4. A sophomore student on probation whose grade point average for the probationary semester is less than 2.00 will be suspended from drawing Veterans Administration educational benefits.
  5. Students who fail to qualify for V.A. benefits, as a result of being placed on suspension, may appeal their status to the Financial Aid Committee. All appeals must be in writing and must include the reason(s) the student failed to meet minimum academic standards.

 Approved Length of Course for Veterans - Students drawing full-time benefits are expected to complete an associate degree in a maximum of five semesters and a baccalaureate degree in a maximum of ten semesters. The maximum hours of credit which may be awarded on the basis of previous experience as shown in the "Credit for Previous Training or Experience" section of this catalog shall be waived for veterans who can demonstrate that a larger number of credit hours should be awarded. If a veteran is awarded such credit or has previous college credit, the approved length of course at South Arkansas Community College will be decreased proportionately; and the veteran and the Veterans Administration shall be notified of the shortening of the course length.

Class Attendance Policy for Veterans - All persons receiving veterans' benefits are required by the Veterans Administration regulations to maintain satisfactory class attendance. The Veterans Administration will be notified of unsatisfactory attendance.

Withdrawal Policy for Veterans If a student receiving VA benefits withdraws from a course with a non-punitive grade, mitigating circumstances must exist or benefits for that course may be terminated retroactively to the first date of enrollment.

Enrollment Certification – Veterans Affairs will pay for courses that apply toward the student’s declared major. Students must submit a copy of their schedule each semester to the VA Certifying Official before enrollment will be submitted to the VA.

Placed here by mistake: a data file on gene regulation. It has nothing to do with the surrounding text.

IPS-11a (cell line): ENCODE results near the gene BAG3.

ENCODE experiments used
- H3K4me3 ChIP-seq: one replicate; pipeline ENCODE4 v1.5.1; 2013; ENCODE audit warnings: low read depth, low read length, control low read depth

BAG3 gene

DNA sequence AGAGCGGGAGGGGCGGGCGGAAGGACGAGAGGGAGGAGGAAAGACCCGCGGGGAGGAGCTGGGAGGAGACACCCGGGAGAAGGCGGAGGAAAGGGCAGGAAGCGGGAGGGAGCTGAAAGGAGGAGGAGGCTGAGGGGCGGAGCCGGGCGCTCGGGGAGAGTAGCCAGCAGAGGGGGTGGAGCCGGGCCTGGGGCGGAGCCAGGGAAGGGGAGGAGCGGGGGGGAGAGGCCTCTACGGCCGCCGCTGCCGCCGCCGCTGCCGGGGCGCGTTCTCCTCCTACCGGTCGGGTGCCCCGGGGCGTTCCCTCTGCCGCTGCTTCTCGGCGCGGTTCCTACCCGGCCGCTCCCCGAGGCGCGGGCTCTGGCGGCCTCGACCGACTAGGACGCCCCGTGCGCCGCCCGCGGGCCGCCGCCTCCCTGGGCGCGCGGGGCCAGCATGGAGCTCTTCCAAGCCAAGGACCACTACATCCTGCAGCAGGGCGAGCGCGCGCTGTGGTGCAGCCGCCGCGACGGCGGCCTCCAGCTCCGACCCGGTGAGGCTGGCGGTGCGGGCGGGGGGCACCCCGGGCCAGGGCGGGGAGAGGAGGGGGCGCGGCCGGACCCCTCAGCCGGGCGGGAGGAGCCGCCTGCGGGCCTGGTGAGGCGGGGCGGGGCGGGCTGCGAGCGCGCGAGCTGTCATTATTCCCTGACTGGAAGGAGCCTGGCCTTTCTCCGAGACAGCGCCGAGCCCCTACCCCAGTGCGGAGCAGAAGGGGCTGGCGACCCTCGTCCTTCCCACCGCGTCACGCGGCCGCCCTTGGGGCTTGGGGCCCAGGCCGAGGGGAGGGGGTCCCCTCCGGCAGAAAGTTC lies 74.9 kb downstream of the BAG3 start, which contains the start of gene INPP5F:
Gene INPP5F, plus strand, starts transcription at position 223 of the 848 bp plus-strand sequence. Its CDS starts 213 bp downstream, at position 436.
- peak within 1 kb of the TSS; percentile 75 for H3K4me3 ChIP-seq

Veterans' Affairs

Chapter 30

Chapter 30

Prior service members honorably discharged and having served at least 24 months and Active Duty personnel 

First-time applicants must complete VA Form 22-1990 (Application for VA Education Benefits). Veterans must also provide a copy of the “Member-4" page of the DD Form 214 (Certificate of Release or Discharge from Active Duty). Active Duty personnel must have their Education Services Officer complete Part II of the VA Form 22-1990. 

If the veteran contributed to the $600 “kicker” (to receive an additional $150 per month), a copy of the LES or voucher needs to be attached to the application packet to ensure proper payment. 

If a veteran participated in the College Fund, the Department of Defense will provide confirmation information to the VA for proper payment. 

Transfer students, or SouthArk students who have changed their academic degree objective after already receiving VA benefits under Chapter 30, must complete the VA Form 22-1995 (Request for Change of Program or Place of Training).

Chapter 31

Vocational Rehabilitation 

Veterans may be eligible for Vocational Rehabilitation and Employment benefits if they have a service-connected disability or disabilities rated by the VA at 10 percent or greater. For more information, go to www.va.gov and click on Vocational Rehab & Employment Services, or call the VA at 1-800-827-1000 and request an application (VA Form 22-1990).